Grown in Totnes Toolkit

What's it all about?

This Toolkit is for you if you are interested in the small-scale grain and pulse movement; whether you are a grower, miller, baker, food processor, retailer, a researcher, or a seeker of nutritional food. Read on to get an overview of how the Toolkit came to be and how it might assist you.

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The Unfolding of Grown in Totnes

This is the story of Grown in Totnes and the legacy that it left with this toolkit to be used by growers and producers wherever you are in the world. When the project started, it was on the cusp of a new wave. The project team learnt a lot, had some wonderful successes and inevitably made mistakes. By telling their story, we envisage that wave will gather momentum and the small-scale crop movement will grow and spread.  

Dartington Mill, the successor to Grown in Totnes, has been included as a case study, it completes the Grown in Totnes story and demonstrates the differences in business model.

We hope that this Toolkit will continue to grow and inspire more people to become a part of the small scale crop movement, but in order to stay current and relevant it needs your input too.

Grown in Totnes sprung out of previous work undertaken by Transition Town Totnes. Below is a summary of the key activities and research that influenced and led to the vision for Grown in Totnes.

1.    Can Totnes and District Feed Itself? Exploring the practicalities of food relocalisation and the ability of a geographic area of land to provide sufficient food for a community.

2.     Transition in Action - Totnes and District 2030: An Energy Descent Action Plan. A report published in 2009 investigating how we can reduce our reliance on fossil fuels and  decrease our carbon footprint as a town.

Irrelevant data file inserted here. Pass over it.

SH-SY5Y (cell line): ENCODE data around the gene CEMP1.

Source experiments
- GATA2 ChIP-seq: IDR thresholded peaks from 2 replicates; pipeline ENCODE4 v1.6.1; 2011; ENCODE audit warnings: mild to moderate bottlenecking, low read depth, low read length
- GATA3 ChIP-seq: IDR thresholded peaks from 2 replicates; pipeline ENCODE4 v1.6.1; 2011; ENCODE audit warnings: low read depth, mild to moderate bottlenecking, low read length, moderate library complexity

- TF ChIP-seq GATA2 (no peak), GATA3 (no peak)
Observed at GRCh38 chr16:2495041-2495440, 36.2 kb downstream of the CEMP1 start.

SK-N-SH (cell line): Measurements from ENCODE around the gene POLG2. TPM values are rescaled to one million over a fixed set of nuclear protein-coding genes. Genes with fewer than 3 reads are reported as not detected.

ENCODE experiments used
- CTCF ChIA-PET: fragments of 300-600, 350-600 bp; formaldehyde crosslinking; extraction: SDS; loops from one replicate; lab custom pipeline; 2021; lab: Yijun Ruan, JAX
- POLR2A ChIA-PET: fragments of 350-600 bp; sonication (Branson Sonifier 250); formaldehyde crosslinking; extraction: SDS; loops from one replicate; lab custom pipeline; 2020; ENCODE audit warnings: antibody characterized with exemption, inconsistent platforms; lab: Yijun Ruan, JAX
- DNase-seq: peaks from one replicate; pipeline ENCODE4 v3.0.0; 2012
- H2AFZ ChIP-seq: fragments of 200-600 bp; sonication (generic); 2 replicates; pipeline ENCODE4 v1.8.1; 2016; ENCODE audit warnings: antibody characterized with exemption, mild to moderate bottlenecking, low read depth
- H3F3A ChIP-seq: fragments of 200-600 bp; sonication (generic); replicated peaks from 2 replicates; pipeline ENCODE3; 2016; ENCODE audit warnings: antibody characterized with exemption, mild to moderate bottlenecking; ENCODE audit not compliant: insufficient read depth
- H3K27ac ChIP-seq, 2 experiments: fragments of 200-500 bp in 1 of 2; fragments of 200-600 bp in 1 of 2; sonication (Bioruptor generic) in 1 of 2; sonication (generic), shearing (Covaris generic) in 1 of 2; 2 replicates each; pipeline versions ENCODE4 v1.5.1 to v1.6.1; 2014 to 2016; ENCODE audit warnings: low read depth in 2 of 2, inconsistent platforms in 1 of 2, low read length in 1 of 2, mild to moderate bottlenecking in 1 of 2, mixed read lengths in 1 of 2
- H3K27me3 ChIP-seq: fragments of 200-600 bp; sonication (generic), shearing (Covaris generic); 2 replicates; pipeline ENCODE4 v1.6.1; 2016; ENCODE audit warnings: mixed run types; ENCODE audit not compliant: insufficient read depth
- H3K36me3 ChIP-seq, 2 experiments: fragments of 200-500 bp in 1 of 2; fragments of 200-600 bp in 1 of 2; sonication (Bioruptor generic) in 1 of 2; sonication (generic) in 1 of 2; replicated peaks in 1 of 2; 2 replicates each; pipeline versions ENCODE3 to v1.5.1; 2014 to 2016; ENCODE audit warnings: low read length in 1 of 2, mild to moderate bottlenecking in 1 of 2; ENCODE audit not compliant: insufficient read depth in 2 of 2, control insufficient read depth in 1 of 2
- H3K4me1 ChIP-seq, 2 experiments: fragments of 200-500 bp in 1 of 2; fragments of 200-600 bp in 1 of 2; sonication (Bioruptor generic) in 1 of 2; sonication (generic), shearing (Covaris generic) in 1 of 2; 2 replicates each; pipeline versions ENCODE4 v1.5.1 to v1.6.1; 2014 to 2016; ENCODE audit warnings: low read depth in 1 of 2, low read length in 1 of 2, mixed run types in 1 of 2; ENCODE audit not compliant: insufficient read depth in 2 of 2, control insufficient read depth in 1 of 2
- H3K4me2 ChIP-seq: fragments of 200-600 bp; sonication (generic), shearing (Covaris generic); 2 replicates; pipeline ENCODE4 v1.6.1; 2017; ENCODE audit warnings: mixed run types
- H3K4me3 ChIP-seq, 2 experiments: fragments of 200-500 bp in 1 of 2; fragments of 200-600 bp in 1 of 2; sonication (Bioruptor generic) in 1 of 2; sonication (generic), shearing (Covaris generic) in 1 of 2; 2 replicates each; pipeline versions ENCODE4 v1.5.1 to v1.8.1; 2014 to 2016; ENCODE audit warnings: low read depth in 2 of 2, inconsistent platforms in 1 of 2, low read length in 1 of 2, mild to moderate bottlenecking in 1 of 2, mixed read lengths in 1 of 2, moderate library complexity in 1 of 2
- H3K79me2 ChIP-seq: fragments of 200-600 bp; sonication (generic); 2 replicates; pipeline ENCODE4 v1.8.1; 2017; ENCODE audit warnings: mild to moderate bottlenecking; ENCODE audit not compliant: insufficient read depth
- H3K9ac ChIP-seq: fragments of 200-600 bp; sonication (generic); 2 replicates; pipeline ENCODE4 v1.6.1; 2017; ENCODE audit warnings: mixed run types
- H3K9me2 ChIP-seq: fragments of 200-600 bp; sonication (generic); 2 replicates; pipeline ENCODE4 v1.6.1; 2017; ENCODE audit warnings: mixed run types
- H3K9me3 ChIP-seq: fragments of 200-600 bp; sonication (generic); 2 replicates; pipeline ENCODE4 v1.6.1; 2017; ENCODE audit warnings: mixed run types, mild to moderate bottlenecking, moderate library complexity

3.   From Field to Fork: Totnes - Mapping the Local Food Web. A project TTT undertook with the Campaign to Protect Rural England (CPRE) to understand the benefits of our local food network to the local economy, community and environment and identify the local challenges to growing the sector.  This work set the definition that TTT continued to use; that local food be sourced within a 30 mile radius of Totnes.

4.   The Local Economic Blueprint for Totnes and District, Local Economic Blueprint. was undertaken in 2013.  The report estimated the potential value of four key sectors of our localised economy, including food.  The research found that £30 million was spent annually on food and drink, of which just one third was spent in the 60+ vibrant independent food shops in and around Totnes.  Encouraging people to shift just 10% of their weekly food spend to independent food shops would result in an extra £2 million to our local economy.

5.     The Food-Link project  sought to strengthen the links between local producers, and retailers and restaurants within the town by building confidence and loyalty between parties.  Together the network explored the key challenges to the development of a re-localised food economy within the local food sector, these included:

  • Time spent by producers growing and producing food competes with valuable time needed to distribute and market produce.